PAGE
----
SANITIZING FRAUD? President Kenyatta (left) being shown how #My1963 system works

The National Transport Safety Authority (NTSA) plan to go cashless on fare payments effective December 1, 2014 though welcome cannot escape public scrutiny.

Clearly, majority commuters are not ready thanks to the very poor and less than transparent handling of the cashless fare payments for Public Service Vehicles (PSV’s).

If digital migration switch-off of analogue TV signal could go to the Supreme Court, then the architects behind the so-called #My1963 fraud must not celebrate just yet. Why?

First, Article 46 of the Constitution grants consumers of such services the right to “reasonable quality as well as information necessary for them to gain full benefit”.

Information around the PSVs cashless payment is scanty and designed to suit all except the consumer. The move is against the National Values at Article 10 and denies public-interest information as legitimately expected under Article 35.

Second, Kenya is a country run under the rule of law. Nowhere in the Constitution and or any law, consistent with the Constitution, is it written or implied that PSV’s fare payment is compulsorily cashless.

Third, there has been little transparency on the move to over-burden taxpayers and consumers with unreasonable transaction fees of 3% of the gross collections from the over 80,000 PSV’s making an average Sh20,000 per day gross daily gross income.

From modest figures, of say 50,000 PSV’s, an exorbitant 3% commission agreed between the NTSA’s technology provider and the banks will run into billions at the expense of the consumer.

Fourth, it is clear that the main objective behind NTSA’s push for cashless payment is to aid the technology providers and banks to make money from unsuspecting consumers of transport services. Consumers have literally no benefit.

Fifth, there was no competition in procurement of the technology provider and the participating banks. This is contrary to the Public Procurement and Disposal Act and the Public Finance Management Act.

Six, there is lack of clarity on the role of State House ICT Director Mr Dennis Itumbi, Nairobi Senator Mr Mike Sonko and exactly as to whether Mr Simon Kimutai of the Matatu Owners Association can purport to represent all PSV’s in the scheme.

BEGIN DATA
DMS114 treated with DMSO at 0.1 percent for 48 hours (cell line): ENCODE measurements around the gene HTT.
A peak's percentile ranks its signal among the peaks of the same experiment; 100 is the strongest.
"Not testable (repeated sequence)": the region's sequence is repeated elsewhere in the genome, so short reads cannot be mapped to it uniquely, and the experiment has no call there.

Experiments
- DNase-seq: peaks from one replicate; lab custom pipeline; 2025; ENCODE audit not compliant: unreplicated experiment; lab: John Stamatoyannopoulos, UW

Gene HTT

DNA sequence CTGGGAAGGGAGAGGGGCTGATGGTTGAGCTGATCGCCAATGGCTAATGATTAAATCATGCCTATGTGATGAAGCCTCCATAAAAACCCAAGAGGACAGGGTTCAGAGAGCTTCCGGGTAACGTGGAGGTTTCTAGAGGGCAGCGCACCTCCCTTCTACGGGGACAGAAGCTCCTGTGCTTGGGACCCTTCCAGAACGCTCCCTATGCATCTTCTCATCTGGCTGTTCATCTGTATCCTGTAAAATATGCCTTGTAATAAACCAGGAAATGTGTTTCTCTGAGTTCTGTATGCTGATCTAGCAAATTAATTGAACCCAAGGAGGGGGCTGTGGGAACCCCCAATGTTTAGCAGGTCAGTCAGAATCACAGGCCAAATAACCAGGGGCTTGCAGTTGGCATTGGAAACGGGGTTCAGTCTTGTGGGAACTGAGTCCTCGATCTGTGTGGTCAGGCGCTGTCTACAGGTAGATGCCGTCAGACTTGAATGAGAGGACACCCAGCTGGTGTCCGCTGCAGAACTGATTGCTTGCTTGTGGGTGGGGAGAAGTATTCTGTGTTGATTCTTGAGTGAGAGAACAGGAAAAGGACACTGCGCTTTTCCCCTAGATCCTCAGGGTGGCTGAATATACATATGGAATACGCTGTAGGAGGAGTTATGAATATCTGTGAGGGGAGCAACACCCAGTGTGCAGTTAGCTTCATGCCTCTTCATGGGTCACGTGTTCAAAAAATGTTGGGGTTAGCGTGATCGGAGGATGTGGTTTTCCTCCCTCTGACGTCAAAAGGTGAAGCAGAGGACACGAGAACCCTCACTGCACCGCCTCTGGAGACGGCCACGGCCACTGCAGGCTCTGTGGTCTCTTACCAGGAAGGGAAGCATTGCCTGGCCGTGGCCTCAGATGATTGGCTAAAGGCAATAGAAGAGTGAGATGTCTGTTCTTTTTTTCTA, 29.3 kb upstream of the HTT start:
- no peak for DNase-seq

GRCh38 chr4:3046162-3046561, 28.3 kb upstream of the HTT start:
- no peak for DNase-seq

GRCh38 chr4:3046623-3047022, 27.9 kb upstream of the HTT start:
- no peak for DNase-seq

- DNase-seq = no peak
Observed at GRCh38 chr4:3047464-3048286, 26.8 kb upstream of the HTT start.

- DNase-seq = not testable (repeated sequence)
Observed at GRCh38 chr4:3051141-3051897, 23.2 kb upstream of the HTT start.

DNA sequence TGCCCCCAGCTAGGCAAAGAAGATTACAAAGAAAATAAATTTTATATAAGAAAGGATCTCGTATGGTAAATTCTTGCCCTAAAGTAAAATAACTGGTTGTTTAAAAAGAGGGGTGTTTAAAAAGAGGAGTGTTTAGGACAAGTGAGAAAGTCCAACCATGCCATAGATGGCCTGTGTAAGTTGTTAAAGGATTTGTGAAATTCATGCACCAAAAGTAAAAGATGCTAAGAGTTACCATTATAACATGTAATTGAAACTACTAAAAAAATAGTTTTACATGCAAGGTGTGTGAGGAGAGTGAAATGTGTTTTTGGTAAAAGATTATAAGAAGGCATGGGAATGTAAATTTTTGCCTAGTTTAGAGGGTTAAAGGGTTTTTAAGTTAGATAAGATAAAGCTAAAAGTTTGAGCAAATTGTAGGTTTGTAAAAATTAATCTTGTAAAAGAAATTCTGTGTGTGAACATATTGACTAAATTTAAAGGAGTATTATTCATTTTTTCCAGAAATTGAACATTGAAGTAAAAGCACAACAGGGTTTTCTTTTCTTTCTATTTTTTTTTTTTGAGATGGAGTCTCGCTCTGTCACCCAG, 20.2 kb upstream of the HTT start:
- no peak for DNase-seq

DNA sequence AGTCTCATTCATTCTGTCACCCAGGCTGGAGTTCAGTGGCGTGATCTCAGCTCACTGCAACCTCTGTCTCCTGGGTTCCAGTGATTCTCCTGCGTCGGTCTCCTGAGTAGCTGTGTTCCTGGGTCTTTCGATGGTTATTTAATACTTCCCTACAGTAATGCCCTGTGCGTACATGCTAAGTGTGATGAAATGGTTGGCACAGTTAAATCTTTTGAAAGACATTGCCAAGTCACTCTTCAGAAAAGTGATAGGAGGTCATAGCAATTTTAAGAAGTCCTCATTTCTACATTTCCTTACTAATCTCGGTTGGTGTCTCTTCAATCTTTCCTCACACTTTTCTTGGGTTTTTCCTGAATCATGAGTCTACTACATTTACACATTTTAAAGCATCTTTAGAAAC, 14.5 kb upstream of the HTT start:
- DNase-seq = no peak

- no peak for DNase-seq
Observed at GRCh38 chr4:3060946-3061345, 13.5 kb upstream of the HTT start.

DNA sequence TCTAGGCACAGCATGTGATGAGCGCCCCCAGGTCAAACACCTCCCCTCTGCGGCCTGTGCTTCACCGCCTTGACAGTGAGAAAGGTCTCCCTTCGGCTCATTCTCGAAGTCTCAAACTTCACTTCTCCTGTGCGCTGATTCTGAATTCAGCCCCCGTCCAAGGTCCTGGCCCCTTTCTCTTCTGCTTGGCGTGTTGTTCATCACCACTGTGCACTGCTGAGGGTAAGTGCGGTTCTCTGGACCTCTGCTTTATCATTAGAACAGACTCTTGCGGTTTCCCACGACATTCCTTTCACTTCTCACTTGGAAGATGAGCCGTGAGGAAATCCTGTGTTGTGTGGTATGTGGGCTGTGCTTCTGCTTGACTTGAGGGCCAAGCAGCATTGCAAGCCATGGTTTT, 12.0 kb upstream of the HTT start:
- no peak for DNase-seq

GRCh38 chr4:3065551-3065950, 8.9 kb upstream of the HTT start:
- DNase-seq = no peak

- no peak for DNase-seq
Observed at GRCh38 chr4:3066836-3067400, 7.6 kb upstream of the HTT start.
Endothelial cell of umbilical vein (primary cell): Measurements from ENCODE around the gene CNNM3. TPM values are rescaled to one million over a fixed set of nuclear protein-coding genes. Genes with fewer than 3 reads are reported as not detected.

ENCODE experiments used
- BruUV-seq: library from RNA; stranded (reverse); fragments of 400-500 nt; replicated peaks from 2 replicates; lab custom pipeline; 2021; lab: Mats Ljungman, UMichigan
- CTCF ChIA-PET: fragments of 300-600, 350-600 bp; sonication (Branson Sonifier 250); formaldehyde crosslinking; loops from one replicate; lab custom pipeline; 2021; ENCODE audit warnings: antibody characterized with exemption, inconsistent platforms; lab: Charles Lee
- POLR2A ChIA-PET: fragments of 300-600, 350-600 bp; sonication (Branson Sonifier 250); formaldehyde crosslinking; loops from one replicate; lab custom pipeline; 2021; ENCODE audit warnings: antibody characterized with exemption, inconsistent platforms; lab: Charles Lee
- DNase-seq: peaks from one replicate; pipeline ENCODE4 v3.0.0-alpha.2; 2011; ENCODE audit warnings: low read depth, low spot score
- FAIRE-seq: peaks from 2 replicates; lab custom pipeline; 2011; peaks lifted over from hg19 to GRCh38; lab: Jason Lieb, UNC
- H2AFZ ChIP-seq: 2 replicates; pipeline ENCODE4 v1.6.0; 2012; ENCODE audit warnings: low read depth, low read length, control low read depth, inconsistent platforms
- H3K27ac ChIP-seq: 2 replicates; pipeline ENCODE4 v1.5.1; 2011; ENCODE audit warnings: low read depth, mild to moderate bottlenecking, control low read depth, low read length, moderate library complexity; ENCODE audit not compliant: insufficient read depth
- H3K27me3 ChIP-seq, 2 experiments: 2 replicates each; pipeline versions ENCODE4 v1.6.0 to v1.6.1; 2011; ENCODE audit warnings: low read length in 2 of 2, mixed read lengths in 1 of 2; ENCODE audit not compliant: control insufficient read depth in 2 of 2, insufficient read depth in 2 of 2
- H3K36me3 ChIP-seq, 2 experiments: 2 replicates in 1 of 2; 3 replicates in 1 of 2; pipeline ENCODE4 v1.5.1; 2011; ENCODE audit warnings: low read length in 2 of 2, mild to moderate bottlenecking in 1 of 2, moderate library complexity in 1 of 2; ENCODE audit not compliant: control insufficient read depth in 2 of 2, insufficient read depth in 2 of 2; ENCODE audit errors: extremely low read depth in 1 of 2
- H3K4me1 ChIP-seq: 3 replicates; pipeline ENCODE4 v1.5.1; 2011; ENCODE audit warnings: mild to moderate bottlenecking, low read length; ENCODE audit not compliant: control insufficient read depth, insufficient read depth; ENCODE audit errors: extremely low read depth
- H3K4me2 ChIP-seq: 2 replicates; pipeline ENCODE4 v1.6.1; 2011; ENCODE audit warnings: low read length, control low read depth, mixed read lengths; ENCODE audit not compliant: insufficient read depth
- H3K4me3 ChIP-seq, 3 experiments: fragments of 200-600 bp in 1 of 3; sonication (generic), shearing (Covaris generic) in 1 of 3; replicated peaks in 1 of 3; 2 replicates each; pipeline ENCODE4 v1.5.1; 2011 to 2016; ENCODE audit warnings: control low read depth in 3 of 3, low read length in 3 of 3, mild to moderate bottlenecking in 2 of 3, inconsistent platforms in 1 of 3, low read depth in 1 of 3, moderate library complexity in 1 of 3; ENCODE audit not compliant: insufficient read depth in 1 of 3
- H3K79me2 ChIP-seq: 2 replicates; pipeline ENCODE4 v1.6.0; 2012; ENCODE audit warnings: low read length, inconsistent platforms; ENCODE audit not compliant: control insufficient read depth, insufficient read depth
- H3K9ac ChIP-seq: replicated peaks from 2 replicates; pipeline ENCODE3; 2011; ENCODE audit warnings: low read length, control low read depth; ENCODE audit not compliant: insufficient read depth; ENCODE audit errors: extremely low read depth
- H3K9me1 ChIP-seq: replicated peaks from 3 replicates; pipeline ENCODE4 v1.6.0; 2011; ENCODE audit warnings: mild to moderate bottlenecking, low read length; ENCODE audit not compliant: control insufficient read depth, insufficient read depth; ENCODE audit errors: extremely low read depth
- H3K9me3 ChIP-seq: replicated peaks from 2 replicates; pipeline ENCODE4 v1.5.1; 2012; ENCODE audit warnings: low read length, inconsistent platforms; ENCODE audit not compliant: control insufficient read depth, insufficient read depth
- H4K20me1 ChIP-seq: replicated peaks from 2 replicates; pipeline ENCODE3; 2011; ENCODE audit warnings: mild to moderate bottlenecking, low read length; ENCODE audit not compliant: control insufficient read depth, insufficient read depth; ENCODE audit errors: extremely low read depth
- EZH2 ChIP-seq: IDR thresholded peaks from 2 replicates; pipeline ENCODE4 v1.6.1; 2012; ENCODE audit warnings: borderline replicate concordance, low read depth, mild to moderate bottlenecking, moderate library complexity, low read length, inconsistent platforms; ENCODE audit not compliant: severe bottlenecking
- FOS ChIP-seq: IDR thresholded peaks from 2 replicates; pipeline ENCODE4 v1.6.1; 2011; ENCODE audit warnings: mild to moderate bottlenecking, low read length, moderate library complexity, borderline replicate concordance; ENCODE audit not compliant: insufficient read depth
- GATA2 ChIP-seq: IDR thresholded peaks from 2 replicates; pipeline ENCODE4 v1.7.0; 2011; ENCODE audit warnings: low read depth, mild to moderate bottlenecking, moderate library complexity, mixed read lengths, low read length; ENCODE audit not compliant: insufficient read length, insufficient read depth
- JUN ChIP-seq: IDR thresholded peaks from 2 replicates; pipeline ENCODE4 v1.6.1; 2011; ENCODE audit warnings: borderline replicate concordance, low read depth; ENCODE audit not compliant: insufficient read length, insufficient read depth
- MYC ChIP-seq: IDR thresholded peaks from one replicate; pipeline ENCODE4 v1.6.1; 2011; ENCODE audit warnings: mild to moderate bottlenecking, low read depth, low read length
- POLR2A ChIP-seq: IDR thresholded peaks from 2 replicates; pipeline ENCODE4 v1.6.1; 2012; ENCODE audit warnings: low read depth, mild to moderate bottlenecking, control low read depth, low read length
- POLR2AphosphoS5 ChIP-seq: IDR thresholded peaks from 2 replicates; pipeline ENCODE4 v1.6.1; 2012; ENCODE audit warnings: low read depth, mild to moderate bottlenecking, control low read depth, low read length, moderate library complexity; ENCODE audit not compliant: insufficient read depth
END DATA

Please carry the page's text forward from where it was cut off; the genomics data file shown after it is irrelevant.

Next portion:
As the Commercial Bank of Africa is linked to the First Family through its’ partnership with Safaricom Ltd on M-Shwari, questions must be asked if President Kenyatta’s involvement in the launch was appropriate and whether the Attorney General advised him appropriately as to the signed contract, if any, and its’ conformity to provisions of Chapter Six of the Constitution.

Seven, apart from isolated banks offering self-serving information, there has been no impartial public education on the PSV’s cashless payment system less than 3 weeks to the implementation date.

From the foregoing, our considered fears are as follows;

(a)   That consumer interest, and by extension public interest, has been totally lost at the altar of commercial and political interest

(b) That the #My1963 and the entire PSV’s cashless payment system as presently packaged, styled and stage-managed has the trappings of a high level fraud

(c)  That PSV’s will end up increasing fares to cover for the 3% transaction fee and the system is unconstitutional as it could be discriminatory. No mechanisms are in place to protect the consumer on this.

(d) The implementation of the payment system will occasion a massive crisis in the transport sector during this festive season

Consequently, we urge;

(a)  The Competition Authority of Kenya (CAK); the Ethics & Anti-Corruption Commission (EACC) and the Public Procurement Oversight Authority (PPOA) to urgently investigate the #My1963 and entire cashless payment system with a view to finding it uncompetitive, predatory and anti-consumer and market interest

(b) NTSA to indefinitely suspend the process until such time they can convince Kenyans that they are ready to roll out effectively and within the legal thresholds

(c)  President Kenyatta to order State House and or influential politicians affiliated to the so-called “SkyTeamFixers” to keep clear of the cashless payment system.

(d) The Attorney General to confirm or deny if his office has scrutinized the process and contracts and whether the same conforms to the law. He needs to advise whether or not it was appropriate for the President to grace the launch of #My1963

(e) Commuters to continue paying in cash until such a time they will be advised. In the meantime, commuters must shun and report all PSV's which shall insist on the cashless fare come December 1.

Lastly, we will have no option than launch a legal challenge against the perpetrators of this injustice to consumers in the event we fail to receive timely answers soonest possible.

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